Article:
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Education & Workforce Development

Education for the 21st Century

By Linda M. Noonan, Executive Director, Massachusetts Business Alliance for Education

There has been a great debate in education circles lately about the importance of integrating 21st century skills into the public school curriculum. Critics charge that basic knowledge is most important and student performance will decline if learning time is diverted to these applied skills. Advocates say our students need to develop these skills to be competitive. The reality is that both views are right! Students need to continue to meet high standards in academic content while developing the communication, collaboration, and critical thinking skills they need to engage successfully in a global economy and society. 

MBAE’s report Preparing for the Future: Employer Perspectives on Work Readiness Skills documents the concerns that Massachusetts employers have about the competencies our high school graduates bring to the workplace. Over the past year, MBAE engaged leaders of the business community in discussions that led to recommended strategies and tactics for addressing these concerns, issued in our  report, Educating a 21st Century Workforce: A Call to Action on High School Reform. What we have learned is that a 21st century education requires more than adjustments to our current school model. Major change in our delivery of educational services is necessary. In addition to content mastery, critical thinking and problem-solving, communication, and other applied skills that cross disciplinary boundaries are essential to meaningful participation in our communities and workplaces and, therefore, must be part of a 21st century education for our students.

Manufacturers have more experience than most employers in understanding the radical changes that technology and global markets mean for business. The manufacturing community can help all stakeholders understand and accept the reality that 21st century skills are a tool to raise student achievement, not a ploy to weaken the standards and accountability measures that have led to our state’s progress over the past 15 years of education reform. By providing internships for students as well as opportunities for teachers to visit your facilities, manufacturers can increase understanding of workplace expectations and dispel misconceptions about opportunities in manufacturing. Find out what your local schools are doing to prepare students for postsecondary success and offer to help students understand the relevance and importance of academic preparation.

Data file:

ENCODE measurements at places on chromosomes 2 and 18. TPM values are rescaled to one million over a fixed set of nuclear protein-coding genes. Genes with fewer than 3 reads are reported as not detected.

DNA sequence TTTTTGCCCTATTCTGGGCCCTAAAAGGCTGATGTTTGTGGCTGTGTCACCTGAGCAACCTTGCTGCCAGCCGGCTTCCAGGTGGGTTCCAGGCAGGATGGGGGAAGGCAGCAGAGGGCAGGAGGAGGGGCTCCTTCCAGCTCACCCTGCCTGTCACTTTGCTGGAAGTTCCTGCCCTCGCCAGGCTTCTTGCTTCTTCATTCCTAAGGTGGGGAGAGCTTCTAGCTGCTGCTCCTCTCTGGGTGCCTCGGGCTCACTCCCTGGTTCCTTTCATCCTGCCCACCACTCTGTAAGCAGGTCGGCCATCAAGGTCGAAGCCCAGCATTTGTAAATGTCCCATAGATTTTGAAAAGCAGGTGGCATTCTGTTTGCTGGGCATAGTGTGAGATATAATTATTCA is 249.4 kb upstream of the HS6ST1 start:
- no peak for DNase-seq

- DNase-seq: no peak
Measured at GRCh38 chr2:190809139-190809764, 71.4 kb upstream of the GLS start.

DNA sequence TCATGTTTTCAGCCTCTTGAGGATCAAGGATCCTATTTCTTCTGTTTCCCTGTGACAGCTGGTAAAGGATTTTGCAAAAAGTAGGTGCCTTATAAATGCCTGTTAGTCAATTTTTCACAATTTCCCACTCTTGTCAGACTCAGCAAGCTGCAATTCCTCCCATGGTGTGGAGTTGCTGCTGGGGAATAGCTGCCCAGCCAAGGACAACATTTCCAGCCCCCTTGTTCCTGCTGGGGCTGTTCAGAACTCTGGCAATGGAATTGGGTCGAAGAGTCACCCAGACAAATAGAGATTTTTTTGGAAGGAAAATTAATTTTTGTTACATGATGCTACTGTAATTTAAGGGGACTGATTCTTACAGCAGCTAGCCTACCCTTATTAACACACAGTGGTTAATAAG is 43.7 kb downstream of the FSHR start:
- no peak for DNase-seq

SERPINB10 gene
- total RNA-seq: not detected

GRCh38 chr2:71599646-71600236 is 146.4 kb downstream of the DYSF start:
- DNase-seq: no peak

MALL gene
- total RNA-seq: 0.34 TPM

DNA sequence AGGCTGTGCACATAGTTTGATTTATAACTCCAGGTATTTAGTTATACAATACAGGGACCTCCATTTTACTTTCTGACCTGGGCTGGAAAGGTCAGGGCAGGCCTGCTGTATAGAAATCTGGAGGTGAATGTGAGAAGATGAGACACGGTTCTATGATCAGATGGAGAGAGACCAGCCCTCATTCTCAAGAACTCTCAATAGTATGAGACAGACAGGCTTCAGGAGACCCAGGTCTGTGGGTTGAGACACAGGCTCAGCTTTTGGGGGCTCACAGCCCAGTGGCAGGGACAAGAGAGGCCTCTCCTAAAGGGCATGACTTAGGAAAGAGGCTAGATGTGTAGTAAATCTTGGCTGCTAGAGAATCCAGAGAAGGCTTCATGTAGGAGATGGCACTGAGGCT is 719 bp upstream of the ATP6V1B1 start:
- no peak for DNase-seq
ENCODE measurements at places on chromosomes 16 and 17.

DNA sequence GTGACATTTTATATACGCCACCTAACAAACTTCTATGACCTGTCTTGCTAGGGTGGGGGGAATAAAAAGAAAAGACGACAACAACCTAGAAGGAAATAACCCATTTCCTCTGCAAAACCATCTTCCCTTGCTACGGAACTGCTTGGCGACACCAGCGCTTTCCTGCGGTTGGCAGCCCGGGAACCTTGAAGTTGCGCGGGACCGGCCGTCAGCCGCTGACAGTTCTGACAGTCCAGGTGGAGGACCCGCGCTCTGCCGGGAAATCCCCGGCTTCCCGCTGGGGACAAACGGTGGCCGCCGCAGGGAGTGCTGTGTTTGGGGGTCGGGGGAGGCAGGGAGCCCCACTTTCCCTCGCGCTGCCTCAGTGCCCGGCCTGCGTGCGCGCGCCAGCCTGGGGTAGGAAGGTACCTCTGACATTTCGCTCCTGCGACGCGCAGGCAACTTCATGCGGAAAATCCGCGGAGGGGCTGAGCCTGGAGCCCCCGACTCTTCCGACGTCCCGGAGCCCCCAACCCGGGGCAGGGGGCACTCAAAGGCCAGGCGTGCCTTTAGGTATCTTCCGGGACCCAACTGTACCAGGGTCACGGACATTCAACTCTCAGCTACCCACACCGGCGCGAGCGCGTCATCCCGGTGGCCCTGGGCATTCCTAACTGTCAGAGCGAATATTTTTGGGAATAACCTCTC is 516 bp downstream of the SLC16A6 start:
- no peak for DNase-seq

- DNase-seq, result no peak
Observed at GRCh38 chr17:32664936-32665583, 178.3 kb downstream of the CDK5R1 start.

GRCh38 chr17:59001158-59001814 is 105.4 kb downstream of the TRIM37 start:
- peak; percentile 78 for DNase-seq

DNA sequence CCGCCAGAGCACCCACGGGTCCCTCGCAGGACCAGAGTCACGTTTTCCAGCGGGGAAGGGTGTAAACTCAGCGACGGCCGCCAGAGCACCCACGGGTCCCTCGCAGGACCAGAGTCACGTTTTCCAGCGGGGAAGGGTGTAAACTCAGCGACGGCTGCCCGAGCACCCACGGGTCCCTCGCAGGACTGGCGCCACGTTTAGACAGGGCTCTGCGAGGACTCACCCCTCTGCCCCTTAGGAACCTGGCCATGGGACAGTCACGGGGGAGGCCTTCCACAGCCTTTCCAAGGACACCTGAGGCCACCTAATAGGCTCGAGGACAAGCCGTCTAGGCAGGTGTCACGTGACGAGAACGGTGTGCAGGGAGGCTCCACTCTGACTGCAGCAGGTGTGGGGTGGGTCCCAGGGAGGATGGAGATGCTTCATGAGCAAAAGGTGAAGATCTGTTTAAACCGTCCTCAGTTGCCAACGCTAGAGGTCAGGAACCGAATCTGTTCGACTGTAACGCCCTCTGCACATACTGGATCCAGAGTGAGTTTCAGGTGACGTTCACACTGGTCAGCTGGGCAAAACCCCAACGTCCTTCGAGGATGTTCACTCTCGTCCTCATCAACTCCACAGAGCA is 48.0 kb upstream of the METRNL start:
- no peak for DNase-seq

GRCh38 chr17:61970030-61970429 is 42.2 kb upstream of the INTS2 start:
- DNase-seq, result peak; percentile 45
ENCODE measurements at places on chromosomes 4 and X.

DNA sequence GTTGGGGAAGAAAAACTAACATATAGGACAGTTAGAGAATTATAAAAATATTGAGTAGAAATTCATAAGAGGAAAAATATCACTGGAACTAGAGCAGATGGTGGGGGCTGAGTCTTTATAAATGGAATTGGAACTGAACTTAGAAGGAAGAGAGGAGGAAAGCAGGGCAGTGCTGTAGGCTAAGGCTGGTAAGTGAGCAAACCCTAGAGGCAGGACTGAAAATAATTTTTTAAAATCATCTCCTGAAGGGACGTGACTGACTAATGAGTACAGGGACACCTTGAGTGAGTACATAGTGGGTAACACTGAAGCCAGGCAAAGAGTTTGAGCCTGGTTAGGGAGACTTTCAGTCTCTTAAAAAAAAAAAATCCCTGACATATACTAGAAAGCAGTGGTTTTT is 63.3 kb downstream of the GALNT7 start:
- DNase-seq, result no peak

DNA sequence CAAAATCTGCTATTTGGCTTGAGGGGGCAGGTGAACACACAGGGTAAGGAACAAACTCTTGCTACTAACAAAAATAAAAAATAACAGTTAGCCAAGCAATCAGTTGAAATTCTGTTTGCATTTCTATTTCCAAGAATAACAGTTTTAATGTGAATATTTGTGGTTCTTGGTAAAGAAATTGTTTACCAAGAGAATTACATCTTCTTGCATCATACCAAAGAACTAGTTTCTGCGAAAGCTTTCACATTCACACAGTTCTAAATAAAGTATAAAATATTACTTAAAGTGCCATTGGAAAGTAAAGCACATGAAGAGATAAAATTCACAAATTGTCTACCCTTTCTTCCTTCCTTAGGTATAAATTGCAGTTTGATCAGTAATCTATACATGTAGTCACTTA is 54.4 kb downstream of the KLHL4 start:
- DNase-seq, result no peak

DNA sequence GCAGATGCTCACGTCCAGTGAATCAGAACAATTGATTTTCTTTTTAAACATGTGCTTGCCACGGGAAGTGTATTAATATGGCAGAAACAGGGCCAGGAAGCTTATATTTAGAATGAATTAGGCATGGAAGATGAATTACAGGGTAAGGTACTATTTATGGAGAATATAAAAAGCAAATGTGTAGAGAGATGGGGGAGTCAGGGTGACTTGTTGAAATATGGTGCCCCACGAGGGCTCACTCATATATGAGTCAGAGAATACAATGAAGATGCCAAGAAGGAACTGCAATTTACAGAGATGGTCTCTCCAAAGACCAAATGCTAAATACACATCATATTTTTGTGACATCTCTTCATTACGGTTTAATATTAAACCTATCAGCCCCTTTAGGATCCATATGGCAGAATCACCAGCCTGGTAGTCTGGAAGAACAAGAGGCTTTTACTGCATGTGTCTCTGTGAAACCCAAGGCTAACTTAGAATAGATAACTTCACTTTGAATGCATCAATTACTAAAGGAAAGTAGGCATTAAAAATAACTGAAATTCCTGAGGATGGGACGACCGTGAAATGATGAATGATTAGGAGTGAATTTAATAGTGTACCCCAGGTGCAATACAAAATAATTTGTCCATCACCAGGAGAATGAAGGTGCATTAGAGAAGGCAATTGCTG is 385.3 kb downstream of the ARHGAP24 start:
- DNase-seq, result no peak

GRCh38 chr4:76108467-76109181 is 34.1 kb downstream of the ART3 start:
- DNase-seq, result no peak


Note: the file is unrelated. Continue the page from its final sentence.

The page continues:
There is little dispute that our children need the skills to function successfully in a rapidly changing competitive economy and society. The high performance of Massachusetts students on national measures is cause for celebration but not complacency. We must support the models of excellence that exist in some of our schools and ensure that these are replicated for every child in Massachusetts while continually pursuing new and better approaches for the future. Even in a fiscally challenged environment, if we collectively commit to ensuring that every student is prepared for responsible citizenship and postsecondary success, we can allocate resources effectively to accomplish this goal. It will take all of us working together to get there.


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